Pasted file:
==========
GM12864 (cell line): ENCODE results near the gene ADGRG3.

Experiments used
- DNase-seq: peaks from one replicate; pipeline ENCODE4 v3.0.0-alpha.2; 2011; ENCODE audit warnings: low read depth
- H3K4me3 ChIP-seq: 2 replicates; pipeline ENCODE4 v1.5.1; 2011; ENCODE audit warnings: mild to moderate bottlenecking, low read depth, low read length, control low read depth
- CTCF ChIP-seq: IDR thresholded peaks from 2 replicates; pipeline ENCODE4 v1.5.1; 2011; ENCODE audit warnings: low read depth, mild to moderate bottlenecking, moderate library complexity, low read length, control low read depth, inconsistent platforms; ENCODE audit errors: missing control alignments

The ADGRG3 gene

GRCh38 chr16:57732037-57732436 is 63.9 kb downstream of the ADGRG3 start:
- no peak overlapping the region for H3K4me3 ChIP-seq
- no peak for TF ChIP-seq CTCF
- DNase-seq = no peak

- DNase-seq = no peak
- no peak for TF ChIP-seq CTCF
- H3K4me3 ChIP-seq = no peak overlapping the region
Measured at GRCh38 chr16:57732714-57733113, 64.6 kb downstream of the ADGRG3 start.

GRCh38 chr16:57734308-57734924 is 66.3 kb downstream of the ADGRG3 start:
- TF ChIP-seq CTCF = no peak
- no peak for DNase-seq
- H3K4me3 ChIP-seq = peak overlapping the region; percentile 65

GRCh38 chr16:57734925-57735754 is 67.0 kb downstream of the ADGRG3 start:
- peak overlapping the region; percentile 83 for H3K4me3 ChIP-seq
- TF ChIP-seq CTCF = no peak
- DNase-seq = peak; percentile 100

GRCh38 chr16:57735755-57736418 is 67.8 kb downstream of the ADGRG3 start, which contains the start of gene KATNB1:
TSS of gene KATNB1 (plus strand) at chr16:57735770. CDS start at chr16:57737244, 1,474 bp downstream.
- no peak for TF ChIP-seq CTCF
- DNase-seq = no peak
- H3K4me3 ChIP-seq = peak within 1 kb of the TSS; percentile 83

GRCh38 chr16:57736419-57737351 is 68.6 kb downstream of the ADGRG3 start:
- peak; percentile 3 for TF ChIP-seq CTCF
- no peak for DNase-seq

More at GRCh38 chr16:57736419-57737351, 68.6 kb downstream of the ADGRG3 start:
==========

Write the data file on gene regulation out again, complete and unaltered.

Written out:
GM12864 (cell line): ENCODE results near the gene ADGRG3.

Experiments used
- DNase-seq: peaks from one replicate; pipeline ENCODE4 v3.0.0-alpha.2; 2011; ENCODE audit warnings: low read depth
- H3K4me3 ChIP-seq: 2 replicates; pipeline ENCODE4 v1.5.1; 2011; ENCODE audit warnings: mild to moderate bottlenecking, low read depth, low read length, control low read depth
- CTCF ChIP-seq: IDR thresholded peaks from 2 replicates; pipeline ENCODE4 v1.5.1; 2011; ENCODE audit warnings: low read depth, mild to moderate bottlenecking, moderate library complexity, low read length, control low read depth, inconsistent platforms; ENCODE audit errors: missing control alignments

The ADGRG3 gene

GRCh38 chr16:57732037-57732436 is 63.9 kb downstream of the ADGRG3 start:
- no peak overlapping the region for H3K4me3 ChIP-seq
- no peak for TF ChIP-seq CTCF
- DNase-seq = no peak

- DNase-seq = no peak
- no peak for TF ChIP-seq CTCF
- H3K4me3 ChIP-seq = no peak overlapping the region
Measured at GRCh38 chr16:57732714-57733113, 64.6 kb downstream of the ADGRG3 start.

GRCh38 chr16:57734308-57734924 is 66.3 kb downstream of the ADGRG3 start:
- TF ChIP-seq CTCF = no peak
- no peak for DNase-seq
- H3K4me3 ChIP-seq = peak overlapping the region; percentile 65

GRCh38 chr16:57734925-57735754 is 67.0 kb downstream of the ADGRG3 start:
- peak overlapping the region; percentile 83 for H3K4me3 ChIP-seq
- TF ChIP-seq CTCF = no peak
- DNase-seq = peak; percentile 100

GRCh38 chr16:57735755-57736418 is 67.8 kb downstream of the ADGRG3 start, which contains the start of gene KATNB1:
TSS of gene KATNB1 (plus strand) at chr16:57735770. CDS start at chr16:57737244, 1,474 bp downstream.
- no peak for TF ChIP-seq CTCF
- DNase-seq = no peak
- H3K4me3 ChIP-seq = peak within 1 kb of the TSS; percentile 83

GRCh38 chr16:57736419-57737351 is 68.6 kb downstream of the ADGRG3 start:
- peak; percentile 3 for TF ChIP-seq CTCF
- no peak for DNase-seq

More at GRCh38 chr16:57736419-57737351, 68.6 kb downstream of the ADGRG3 start: